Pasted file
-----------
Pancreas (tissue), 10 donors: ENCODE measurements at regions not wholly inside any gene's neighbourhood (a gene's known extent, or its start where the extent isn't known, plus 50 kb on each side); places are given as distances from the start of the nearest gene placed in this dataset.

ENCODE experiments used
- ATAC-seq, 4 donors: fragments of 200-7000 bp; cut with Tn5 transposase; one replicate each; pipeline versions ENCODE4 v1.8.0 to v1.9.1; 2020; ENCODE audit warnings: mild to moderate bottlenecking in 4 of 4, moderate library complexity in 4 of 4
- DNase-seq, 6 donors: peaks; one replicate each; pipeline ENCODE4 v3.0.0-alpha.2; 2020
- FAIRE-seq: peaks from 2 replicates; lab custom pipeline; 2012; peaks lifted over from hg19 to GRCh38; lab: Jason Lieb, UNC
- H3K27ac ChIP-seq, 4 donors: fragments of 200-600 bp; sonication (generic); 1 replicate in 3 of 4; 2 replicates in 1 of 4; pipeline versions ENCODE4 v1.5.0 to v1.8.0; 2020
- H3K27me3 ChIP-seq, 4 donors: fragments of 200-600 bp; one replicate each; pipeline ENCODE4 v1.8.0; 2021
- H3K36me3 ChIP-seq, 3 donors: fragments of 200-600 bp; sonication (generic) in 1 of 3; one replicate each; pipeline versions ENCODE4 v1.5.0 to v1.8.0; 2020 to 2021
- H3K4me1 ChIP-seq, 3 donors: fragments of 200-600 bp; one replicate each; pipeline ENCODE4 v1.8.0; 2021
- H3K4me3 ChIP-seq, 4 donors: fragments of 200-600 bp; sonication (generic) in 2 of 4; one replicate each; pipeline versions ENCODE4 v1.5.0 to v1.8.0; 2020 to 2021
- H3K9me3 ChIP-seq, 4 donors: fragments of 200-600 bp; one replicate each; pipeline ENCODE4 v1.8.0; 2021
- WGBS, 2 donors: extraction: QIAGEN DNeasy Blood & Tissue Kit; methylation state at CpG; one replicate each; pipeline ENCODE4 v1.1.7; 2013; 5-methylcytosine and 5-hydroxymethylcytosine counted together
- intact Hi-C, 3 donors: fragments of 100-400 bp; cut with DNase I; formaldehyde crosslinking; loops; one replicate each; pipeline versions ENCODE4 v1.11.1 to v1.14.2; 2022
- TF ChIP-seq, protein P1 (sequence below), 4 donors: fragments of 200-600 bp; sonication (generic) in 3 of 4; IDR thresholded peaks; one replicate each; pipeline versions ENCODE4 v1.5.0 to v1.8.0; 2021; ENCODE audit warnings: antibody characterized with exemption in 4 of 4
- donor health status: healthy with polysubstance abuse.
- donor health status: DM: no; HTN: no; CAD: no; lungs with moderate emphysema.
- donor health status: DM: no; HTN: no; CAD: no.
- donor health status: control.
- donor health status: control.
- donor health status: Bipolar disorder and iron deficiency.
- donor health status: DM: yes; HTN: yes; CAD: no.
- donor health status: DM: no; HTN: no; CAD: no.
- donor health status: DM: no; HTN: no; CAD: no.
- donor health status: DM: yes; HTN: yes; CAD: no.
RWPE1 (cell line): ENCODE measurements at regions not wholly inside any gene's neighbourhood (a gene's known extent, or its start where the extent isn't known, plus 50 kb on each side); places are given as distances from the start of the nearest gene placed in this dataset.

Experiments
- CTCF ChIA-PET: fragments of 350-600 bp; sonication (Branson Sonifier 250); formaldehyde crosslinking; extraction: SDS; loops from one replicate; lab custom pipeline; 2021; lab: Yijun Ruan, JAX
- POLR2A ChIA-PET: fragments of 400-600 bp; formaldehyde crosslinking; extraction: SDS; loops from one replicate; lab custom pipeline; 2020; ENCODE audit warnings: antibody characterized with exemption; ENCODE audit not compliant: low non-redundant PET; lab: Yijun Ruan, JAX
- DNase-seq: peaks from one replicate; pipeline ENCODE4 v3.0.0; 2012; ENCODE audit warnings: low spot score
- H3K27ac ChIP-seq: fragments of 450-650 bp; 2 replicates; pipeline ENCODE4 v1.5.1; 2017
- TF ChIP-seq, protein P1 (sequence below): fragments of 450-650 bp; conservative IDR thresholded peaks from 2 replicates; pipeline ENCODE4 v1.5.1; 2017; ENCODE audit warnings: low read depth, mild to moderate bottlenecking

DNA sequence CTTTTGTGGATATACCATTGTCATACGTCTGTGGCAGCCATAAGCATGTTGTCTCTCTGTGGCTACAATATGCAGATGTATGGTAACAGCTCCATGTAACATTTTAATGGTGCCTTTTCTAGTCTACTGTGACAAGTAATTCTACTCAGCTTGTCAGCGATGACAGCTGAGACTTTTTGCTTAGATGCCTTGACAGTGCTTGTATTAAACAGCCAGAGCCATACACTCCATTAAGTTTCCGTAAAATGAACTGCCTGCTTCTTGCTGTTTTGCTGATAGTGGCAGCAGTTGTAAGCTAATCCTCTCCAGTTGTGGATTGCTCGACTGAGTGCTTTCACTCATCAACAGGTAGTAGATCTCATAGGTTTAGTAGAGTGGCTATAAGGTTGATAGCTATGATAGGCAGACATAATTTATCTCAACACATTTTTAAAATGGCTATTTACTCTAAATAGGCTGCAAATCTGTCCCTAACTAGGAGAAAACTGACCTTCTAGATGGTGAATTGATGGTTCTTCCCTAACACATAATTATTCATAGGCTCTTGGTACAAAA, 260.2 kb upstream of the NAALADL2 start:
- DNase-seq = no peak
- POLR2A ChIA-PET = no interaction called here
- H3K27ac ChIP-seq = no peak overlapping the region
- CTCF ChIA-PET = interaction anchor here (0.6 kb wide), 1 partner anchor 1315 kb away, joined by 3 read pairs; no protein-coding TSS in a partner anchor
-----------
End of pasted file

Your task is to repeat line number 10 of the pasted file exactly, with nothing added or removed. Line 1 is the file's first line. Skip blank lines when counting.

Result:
- H3K4me3 ChIP-seq, 4 donors: fragments of 200-600 bp; sonication (generic) in 2 of 4; one replicate each; pipeline versions ENCODE4 v1.5.0 to v1.8.0; 2020 to 2021